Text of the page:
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Following the success of 2013’s solo album ROKOKO, Arie Napoletane is a brand new solo album for Decca’s prolific countertenor Max Emanuel Cencic. With repertoire not dissimilar to that on Cecilia Bartoli’s groundbreaking ‘Sacrificium’ album, Cencic sings arias by Porpora, Vinci and their contemporaries written for the superbly talented castrati of the day.
Focusing on the musically rich city of Naples during the Baroque period, this album, typical of Cencic’s highly-regarded musical curiosity, contains a majority of world premiere recordings – TEN works in total. Just as ROKOKO contained an extra addition in the form of Hasse’s Concerto for Mandolin, ARIE NAPOLETANE includes Auletta’s Concerto in D major for harpsichord, two violins and continuo played by the dynamic Maxim Emelyanychev.
A feast of baroque discoveries, riding the wave of enthusiasm for the countertenor voice, this album is a first-rate showcase for the talents of Max Emanuel Cencic, fast becoming one of the most recorded countertenors of our time – a must-buy for countertenor and baroque discovery fans alike.
Nicolai Porpora: Polifemo
"Quel vasto quel fiero"
Leonardo Leo: Demetrio
"Dal suo gentil sembiante"
Leonardo Vinci: Eraclea
"In questa mia tempesta"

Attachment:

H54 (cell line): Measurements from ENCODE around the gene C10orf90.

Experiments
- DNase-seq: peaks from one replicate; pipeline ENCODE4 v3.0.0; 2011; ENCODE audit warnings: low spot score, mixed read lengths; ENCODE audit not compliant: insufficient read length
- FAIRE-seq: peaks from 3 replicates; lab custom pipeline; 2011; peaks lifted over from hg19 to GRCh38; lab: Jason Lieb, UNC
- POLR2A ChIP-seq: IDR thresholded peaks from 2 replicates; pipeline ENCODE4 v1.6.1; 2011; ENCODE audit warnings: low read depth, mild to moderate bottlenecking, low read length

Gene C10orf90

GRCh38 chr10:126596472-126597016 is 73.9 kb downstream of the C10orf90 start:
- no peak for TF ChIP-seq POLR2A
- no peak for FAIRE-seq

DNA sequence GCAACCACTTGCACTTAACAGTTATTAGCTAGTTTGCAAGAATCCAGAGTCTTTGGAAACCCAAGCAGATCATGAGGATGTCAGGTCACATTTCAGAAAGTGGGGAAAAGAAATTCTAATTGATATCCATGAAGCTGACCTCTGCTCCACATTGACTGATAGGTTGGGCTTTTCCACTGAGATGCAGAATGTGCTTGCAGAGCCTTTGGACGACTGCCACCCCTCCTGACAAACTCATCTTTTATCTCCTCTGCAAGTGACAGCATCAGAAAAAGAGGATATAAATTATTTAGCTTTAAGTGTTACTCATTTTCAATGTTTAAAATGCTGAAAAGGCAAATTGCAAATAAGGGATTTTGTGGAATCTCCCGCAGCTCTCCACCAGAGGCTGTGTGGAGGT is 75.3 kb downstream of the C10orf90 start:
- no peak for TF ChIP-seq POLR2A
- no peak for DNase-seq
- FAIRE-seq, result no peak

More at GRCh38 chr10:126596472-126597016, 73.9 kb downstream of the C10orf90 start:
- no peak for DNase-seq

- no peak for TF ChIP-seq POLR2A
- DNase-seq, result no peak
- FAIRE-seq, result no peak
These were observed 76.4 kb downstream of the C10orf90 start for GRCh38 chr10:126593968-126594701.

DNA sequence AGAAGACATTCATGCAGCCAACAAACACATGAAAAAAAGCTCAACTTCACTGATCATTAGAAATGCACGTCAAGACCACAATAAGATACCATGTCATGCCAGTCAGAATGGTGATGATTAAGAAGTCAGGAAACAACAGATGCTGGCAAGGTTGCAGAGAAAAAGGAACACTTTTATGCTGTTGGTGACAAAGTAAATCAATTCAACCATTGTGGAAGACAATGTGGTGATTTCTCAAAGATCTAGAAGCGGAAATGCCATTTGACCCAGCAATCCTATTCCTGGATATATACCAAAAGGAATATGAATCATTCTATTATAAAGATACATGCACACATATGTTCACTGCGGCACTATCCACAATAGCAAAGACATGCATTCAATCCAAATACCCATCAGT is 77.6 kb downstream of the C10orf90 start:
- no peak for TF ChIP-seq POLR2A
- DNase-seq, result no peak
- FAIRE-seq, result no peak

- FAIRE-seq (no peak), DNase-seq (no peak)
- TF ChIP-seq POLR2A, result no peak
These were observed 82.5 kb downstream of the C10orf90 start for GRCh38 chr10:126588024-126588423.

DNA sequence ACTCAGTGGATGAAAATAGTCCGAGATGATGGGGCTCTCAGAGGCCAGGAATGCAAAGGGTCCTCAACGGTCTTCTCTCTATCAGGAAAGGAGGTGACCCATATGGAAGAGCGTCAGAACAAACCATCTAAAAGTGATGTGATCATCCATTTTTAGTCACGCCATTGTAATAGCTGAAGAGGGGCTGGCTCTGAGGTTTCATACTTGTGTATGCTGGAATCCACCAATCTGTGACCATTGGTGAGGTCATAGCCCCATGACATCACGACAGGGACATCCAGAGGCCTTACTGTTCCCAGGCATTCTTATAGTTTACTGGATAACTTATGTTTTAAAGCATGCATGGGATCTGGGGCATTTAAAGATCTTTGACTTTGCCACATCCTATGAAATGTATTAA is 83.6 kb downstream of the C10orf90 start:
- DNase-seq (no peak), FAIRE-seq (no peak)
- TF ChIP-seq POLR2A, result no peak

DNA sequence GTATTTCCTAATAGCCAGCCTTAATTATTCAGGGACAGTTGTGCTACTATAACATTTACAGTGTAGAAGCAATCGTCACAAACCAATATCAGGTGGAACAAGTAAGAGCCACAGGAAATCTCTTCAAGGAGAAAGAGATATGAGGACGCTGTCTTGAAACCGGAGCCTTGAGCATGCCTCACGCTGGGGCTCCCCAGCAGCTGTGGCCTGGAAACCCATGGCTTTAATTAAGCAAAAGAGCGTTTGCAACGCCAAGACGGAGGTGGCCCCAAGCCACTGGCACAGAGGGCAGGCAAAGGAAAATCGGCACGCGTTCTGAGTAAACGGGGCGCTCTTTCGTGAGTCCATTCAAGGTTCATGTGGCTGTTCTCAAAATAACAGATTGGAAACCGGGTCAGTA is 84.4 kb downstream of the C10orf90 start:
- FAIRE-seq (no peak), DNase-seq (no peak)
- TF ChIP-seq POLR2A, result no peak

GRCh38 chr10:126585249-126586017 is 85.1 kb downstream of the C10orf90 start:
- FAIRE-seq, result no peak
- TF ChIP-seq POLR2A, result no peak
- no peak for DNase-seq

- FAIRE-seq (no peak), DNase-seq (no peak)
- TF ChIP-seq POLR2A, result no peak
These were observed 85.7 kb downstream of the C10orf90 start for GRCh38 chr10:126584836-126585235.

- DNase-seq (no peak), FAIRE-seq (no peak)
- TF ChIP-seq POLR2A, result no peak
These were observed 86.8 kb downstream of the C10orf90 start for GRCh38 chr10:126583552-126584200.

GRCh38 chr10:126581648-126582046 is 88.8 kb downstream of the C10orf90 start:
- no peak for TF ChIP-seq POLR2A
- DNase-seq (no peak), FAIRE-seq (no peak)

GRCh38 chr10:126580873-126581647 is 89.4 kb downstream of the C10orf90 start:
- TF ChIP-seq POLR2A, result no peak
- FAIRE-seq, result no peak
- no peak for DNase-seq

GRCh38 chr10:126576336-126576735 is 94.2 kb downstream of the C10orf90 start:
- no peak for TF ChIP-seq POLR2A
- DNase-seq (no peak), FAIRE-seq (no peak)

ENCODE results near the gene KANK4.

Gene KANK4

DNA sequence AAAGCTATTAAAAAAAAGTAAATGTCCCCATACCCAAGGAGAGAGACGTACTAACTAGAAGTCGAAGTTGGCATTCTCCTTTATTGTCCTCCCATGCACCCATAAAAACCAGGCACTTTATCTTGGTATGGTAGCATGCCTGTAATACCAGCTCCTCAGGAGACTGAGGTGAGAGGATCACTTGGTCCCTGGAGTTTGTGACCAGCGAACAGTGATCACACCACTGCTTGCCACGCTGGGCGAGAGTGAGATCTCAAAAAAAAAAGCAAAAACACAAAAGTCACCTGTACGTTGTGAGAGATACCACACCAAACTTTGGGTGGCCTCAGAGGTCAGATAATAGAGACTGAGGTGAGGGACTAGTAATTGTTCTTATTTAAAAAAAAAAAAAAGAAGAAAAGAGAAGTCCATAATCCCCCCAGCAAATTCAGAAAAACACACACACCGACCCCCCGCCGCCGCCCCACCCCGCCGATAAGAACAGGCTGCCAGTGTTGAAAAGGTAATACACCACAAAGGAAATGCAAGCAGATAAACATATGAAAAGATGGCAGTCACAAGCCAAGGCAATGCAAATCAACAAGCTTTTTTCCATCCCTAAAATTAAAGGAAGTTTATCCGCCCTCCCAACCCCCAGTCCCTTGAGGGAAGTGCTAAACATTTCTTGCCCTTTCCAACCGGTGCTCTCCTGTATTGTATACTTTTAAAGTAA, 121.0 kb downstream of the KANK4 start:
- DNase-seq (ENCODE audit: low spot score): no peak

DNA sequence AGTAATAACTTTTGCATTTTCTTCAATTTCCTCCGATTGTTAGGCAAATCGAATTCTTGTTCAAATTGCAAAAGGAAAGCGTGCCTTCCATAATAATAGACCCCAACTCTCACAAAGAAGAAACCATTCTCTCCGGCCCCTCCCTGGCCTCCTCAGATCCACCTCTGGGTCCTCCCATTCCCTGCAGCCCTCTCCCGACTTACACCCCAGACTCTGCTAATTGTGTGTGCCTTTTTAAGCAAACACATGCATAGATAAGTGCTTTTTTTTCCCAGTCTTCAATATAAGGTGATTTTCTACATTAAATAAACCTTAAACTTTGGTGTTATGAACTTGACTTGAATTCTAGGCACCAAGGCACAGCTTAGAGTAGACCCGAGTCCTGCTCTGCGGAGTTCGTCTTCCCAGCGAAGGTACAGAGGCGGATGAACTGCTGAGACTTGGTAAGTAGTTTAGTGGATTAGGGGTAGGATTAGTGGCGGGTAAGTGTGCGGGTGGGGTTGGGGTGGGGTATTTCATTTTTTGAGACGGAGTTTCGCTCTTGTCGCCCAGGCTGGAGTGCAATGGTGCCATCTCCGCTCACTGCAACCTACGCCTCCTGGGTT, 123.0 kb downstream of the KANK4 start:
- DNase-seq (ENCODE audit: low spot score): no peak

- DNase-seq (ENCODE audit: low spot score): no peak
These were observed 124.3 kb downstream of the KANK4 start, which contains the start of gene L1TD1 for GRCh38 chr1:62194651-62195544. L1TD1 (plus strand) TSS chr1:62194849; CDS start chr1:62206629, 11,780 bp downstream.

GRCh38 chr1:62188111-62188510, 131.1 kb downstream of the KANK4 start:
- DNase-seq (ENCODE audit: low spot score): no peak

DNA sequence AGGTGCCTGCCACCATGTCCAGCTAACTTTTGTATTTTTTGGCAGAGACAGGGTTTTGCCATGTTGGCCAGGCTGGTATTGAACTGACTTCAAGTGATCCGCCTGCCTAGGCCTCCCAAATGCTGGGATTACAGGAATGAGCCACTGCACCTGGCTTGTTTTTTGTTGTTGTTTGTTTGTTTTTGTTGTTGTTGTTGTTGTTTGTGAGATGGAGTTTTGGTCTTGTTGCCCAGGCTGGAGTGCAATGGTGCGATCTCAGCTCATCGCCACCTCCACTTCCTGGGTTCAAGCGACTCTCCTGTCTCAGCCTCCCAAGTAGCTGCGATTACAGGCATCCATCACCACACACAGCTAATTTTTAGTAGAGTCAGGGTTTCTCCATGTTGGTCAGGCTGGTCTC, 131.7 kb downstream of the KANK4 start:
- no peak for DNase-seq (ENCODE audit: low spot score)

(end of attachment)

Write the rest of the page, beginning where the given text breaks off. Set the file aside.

Alessandro Scarlatti: Il Prigioniero Fortunato
Alessandro Scarlatti: Cambise
"Tutto appoggio il mio disegno"
Giovanni Battista Pergolesi: L'Olimpiade
"L’infelice in questo stato"
Leonardo Leo: Scipione nelle Spagne
"Non fidi al mar che freme"
Leonardo Leo: Siface
"No, non vedete mai"
Alessandro Scarlatti: Il Tigrane
"Care pupille belle"
Nicolai Porpora: Germanico in Germania
"Qual turbine che scende"
Alessandro Scarlatti: Massimo Puppieno
"Vago mio sole"
Domenico Auletta: Concerto in D Major for Harpsichord, Two Violins & Continuo
1. Allegro con spirito
2. Largo ma non tanto
“Cencic negotiates this complex emotional parabola wonderfully well. This is a great voice, dark in tone, beguiling in its liquidity and finely equalised. His coloratura flows with great ease...though it’s the slower numbers, where the long lines are effortlessly sustained and the emotions keenly felt, that make the disc so special. Il Pomo d’Oro are on fine form, too, and Emelyanychev, volatile, sensuous and keenly intense, is impressive”